Lower front panel 16 is connected to bottom panel 24 at fold line 54. Bottom panel 24 forms the base of holder 10 for placement on a horizontal support surface (for example, a table). The bottom panel, which is rectangular in shape, is defined by fold lines 54, 60, 62, 64.
Rear panel 22 is connected to and abuts bottom panel 24 at fold line 64. Rear panel 22 is defined by edges 66, 68, 70. Edge 66 is rounded to coordinate with the other exposed edges of the holder. Edges 68 and 70 extend from edge 66 and terminate at fold line 64. Rear panel 22 is provided with two elongated slots 72, each of which receive a tab 90. Tabs 90, discussed in more detail below, are provided to maintain holder 10 in the assembled condition. A locking slot 74 is provided along the mid-line (axis X) of rear panel 22. Locking slot 74 is dimensioned to receive two locking tabs 108 provided on the handles of the holder. The rear panel, together with the bottom panel, provides a support for the bottom of a bottle housed within the interior of holder 20. Rear panel 22 also functions as a means for gaining access to the interior of the holder to insert or remove a bottle.
A left side panel 18 is connected to and abuts bottom panel 24 at fold line 62. Left side panel 18 comprises a side section 76, a top-forming section 78, and a handle section 80. Side section 76 includes an upper front edge 82, a lower front edge 84, and a rear edge 86. A tab 88 is formed along a portion of lower front edge 84. Tab 88 is dimensioned to be received within one of slots 58 provided in lower front panel 16. Tab 88 is curved to facilitate insertion of the tab within the slot. Another tab 90 is formed along a portion of rear edge 86. Tab 90 is dimensioned to be received within one of elongated slots 72 provided in rear panel 22. Like tab 88, tab 90 is curved to facilitate insertion of the tab within the slot.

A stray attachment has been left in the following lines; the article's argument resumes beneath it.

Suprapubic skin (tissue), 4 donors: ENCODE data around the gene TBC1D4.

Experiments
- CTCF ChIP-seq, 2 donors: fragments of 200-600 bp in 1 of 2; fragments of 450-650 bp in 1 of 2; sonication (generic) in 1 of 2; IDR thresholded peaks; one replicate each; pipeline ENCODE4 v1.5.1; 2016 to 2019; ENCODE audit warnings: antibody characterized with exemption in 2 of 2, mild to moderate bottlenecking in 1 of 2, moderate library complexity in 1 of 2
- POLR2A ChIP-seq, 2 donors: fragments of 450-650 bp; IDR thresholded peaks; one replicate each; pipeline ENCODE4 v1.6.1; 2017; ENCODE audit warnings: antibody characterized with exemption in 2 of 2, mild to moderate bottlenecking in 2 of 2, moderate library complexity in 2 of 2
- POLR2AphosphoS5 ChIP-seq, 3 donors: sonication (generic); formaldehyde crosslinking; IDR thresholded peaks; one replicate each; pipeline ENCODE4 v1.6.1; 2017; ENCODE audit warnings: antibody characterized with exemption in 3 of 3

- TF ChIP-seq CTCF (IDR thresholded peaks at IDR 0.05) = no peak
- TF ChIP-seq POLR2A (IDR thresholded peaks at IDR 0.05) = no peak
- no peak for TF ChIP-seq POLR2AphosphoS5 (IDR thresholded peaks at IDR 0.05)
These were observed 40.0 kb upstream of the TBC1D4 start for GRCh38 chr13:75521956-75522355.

As shown in FIG. 8, the upper front, lower front, and rear edges of side section 76 are oriented as follows:
1. Lower front edge 84 arranged at an angle θ of approximately 125° with respect to axis X.
2. Rear edge 86 arranged at an angle θ1 of approximately 120° with respect to axis X.
3. Upper front edge 82 arranged at an angle θ2 of approximately 115° with respect to lower front edge 84.
When the holder is in the assembled condition, a bottle of wine is supported within the interior of holder 10 in an inclined position (see FIG. 1). The inclined position allows the wine to oxygenate (that is, "breathe") to avoid decanting. In addition, the angled orientation of the bottle causes excess drops of wine to flow down the bottle neck for absorption by the material used to form holder 10 (for example, cardboard).
Side section 76 is connected to and abuts a top-forming section 78 at a fold line 92. Top-forming section 78 constitutes one-half of the top of holder 10. Top-forming section 78 is substantially rectangular in shape; it includes a front edge 94 and a rear edge 96. As shown in FIG. 8, fold line 92 is arranged at an angle θ3 of approximately 30° with respect to axis X.
A handle section 80 is connected to and abuts top-forming section 78 at a fold line 98. Handle section 80 defines an elongated opening 100 which functions as a handle for carrying and manipulating the holder. Opening 100 should be wide enough (for example, 9 cm) to accommodate four fingers of an adult hand. For greater comfort, the front and rear edges of opening 100 may be curved to follow the contour of the index and little fingers.
A tab 102 is provided at the front of handle section 80. Tab 102 is inserted within slot 34 to form the nose of the holder's face. Tab 102 is substantially triangular in shape. It includes an upper notch 104 and a lower notch 106 which maintain tab 102 within slot 34. A locking tab 108 is positioned at the rear of handle section 80. Locking tab 108 is of a dimension which fits within locking slot 74 of rear panel 22. Tab 108 is provided with a hooked extension 116 which "locks" the tab into slot 74 when the holder is assembled. As shown in the figures, top edge 110 of handle section 80 is scalloped to enhance the ornamental appearance of holder 10. It should be noted by those skilled in the art that the top edge of the handle may be shaped in any other manner.
Right side panel 20 is a mirror image of left side panel 18. As such, right side panel 20 comprises a side section 76, a top-forming section 78, a handle section 80 and all of the previously described parts. However, right side panel 20 may be provided with a window 112 for viewing the label of the bottle housed within holder 10 (see FIGS. 1, 5, and 8). Window 112 preferably extends from fold line 92 which connects right side section 72 to top-forming section 78. Window 112 should be of a size which allows visualization of the entire label. On the other hand, if the holder is to be used for a blind taste-testing, window 112 may be omitted or punched through a side section of the holder (by way of perforations) upon completion of the taste-testing.